Rating: 5 / 5
August Pullman was born with an extremely rare genetic defect which has left his face disfigured. Through the fourth-grade, he has been home schooled by his mom, but has agreed that fifth grade will be at a prep school a couple of blocks away. While he considers himself normal, being a new kid in school with facial disfigurements comes with challenges and obstacles that Auggie isn’t sure he can handle.
Wonder was so incredibly written and moving that I’m not sure where to start in my gush-fest. Being a new kid in school is stressful and daunting, and that’s for kids who physically blend in with others. Auggie’s deformities are severe, and he has even spent a couple of years wearing an astronaut helmet in public. Wonder documents Auggie’s life, and how he deals with the teasing, the taunts, as well as the gasps from people who see him for the first time. Wonder would have been amazing if it was only Auggie’s perspective, but Palacio takes the story several steps further by including other voices. Wonder centers around Auggie’s disfigurement, but Auggie isn’t the only one impacted. Palacio weaves in the perspectives and voices of those who are closets to Auggie: his sister Via, and new classmates Summer and Jack, to name a few. While there were flashbacks and specific events narrated from each character’s point of view, each new voice moved the story forward, so it wasn’t a specific period of time told from nine different views.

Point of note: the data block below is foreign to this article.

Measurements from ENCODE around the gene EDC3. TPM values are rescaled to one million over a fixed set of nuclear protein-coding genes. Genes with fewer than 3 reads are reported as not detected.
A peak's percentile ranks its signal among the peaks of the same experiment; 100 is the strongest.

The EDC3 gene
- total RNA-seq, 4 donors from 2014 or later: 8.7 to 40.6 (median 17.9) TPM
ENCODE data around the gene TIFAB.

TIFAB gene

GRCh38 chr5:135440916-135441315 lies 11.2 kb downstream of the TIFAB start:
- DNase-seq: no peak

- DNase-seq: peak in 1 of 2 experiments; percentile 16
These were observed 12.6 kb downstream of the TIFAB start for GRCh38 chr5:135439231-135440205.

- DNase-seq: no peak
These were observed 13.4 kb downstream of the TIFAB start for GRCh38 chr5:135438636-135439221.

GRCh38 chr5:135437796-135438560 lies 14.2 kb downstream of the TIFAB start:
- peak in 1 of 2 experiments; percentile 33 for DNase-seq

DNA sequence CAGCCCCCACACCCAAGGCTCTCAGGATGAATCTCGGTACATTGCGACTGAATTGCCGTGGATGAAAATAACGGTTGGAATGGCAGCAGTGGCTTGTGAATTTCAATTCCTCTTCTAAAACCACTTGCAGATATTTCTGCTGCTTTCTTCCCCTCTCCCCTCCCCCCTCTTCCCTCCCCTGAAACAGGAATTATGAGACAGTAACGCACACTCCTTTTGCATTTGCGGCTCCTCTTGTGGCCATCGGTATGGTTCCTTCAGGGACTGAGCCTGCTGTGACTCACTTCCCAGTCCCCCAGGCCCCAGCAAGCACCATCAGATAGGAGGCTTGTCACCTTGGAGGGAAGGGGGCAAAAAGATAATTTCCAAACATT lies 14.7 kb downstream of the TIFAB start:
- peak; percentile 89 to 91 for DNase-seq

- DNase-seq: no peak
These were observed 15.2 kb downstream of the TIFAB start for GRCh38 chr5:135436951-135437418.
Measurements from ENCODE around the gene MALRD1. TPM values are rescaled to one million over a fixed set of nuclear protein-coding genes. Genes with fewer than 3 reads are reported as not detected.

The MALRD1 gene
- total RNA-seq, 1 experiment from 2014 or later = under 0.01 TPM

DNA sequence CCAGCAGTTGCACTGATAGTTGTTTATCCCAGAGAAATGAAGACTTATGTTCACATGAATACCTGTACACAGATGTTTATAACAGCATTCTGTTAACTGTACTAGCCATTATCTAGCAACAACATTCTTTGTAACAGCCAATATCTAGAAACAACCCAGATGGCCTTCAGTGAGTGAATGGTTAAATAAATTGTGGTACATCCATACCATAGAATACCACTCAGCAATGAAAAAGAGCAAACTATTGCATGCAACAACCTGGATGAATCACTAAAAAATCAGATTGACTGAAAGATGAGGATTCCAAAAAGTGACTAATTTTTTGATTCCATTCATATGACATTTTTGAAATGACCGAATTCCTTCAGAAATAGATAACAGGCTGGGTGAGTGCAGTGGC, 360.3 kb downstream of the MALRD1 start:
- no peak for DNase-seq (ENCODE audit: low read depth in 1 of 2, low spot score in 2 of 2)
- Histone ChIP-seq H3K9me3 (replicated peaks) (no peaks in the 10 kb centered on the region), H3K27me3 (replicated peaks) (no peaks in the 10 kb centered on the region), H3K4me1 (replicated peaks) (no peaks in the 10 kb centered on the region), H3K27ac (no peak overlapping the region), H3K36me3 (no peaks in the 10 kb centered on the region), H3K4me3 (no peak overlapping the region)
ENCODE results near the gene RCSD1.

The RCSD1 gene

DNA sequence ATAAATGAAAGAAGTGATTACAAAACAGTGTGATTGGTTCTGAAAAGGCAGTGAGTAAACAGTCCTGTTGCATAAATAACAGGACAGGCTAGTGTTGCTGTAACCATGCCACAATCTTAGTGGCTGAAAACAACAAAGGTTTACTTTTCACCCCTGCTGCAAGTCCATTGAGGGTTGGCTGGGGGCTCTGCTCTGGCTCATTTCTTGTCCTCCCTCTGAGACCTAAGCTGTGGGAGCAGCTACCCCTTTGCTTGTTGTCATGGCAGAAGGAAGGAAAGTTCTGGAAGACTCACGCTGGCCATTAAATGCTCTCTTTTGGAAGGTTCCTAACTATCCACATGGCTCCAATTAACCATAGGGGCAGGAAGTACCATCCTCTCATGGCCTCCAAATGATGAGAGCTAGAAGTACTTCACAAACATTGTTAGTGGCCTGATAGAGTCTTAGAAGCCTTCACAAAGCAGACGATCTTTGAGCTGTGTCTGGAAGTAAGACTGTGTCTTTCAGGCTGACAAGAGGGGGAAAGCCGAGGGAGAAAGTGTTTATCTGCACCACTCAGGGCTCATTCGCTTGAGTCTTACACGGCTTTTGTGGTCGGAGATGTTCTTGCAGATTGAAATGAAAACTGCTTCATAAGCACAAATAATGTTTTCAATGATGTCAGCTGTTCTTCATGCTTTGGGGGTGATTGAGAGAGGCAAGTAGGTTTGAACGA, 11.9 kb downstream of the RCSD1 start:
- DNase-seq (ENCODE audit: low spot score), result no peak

On the one hand it is heartbreaking to see stereotypes and bullying played out in the fifth grade, but Wonder also shows a great deal of hope, humanity, and bravery. It is simply awesome to see how Auggie changes and affects those around him and vice versa. Wonder is marketed as a YA book which is great because is it a book that can profoundly change how children view themselves and others. But Wonder is not only for young adults; this novel will speak to everyone and I cannot recommend it enough.